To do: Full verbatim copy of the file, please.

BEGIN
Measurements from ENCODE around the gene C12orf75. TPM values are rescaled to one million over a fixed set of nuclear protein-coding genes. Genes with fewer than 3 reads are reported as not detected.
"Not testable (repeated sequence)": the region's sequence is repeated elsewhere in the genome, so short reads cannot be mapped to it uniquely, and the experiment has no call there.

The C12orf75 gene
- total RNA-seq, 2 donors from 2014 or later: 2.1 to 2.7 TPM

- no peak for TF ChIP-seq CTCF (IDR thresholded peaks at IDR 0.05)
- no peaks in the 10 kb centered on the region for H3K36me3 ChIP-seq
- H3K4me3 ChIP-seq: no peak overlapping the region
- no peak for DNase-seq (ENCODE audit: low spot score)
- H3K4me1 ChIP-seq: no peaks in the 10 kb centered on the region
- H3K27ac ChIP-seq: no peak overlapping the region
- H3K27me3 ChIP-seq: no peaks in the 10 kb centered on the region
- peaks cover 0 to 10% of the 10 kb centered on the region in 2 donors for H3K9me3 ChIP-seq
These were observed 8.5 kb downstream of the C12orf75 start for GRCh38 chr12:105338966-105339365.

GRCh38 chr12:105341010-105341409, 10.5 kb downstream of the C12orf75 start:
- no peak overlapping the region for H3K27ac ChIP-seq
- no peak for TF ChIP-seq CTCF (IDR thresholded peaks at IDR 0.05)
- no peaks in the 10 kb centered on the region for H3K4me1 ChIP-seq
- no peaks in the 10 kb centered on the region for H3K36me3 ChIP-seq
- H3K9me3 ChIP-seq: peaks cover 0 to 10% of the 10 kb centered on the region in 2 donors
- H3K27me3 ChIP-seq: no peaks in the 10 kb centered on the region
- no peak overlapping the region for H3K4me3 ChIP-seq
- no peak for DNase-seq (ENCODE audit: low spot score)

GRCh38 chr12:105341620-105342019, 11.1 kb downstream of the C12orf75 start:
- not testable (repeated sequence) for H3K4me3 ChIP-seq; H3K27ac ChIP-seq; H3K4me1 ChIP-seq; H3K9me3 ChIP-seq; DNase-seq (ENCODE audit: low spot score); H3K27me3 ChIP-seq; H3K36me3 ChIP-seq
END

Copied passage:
Measurements from ENCODE around the gene C12orf75. TPM values are rescaled to one million over a fixed set of nuclear protein-coding genes. Genes with fewer than 3 reads are reported as not detected.
"Not testable (repeated sequence)": the region's sequence is repeated elsewhere in the genome, so short reads cannot be mapped to it uniquely, and the experiment has no call there.

The C12orf75 gene
- total RNA-seq, 2 donors from 2014 or later: 2.1 to 2.7 TPM

- no peak for TF ChIP-seq CTCF (IDR thresholded peaks at IDR 0.05)
- no peaks in the 10 kb centered on the region for H3K36me3 ChIP-seq
- H3K4me3 ChIP-seq: no peak overlapping the region
- no peak for DNase-seq (ENCODE audit: low spot score)
- H3K4me1 ChIP-seq: no peaks in the 10 kb centered on the region
- H3K27ac ChIP-seq: no peak overlapping the region
- H3K27me3 ChIP-seq: no peaks in the 10 kb centered on the region
- peaks cover 0 to 10% of the 10 kb centered on the region in 2 donors for H3K9me3 ChIP-seq
These were observed 8.5 kb downstream of the C12orf75 start for GRCh38 chr12:105338966-105339365.

GRCh38 chr12:105341010-105341409, 10.5 kb downstream of the C12orf75 start:
- no peak overlapping the region for H3K27ac ChIP-seq
- no peak for TF ChIP-seq CTCF (IDR thresholded peaks at IDR 0.05)
- no peaks in the 10 kb centered on the region for H3K4me1 ChIP-seq
- no peaks in the 10 kb centered on the region for H3K36me3 ChIP-seq
- H3K9me3 ChIP-seq: peaks cover 0 to 10% of the 10 kb centered on the region in 2 donors
- H3K27me3 ChIP-seq: no peaks in the 10 kb centered on the region
- no peak overlapping the region for H3K4me3 ChIP-seq
- no peak for DNase-seq (ENCODE audit: low spot score)

GRCh38 chr12:105341620-105342019, 11.1 kb downstream of the C12orf75 start:
- not testable (repeated sequence) for H3K4me3 ChIP-seq; H3K27ac ChIP-seq; H3K4me1 ChIP-seq; H3K9me3 ChIP-seq; DNase-seq (ENCODE audit: low spot score); H3K27me3 ChIP-seq; H3K36me3 ChIP-seq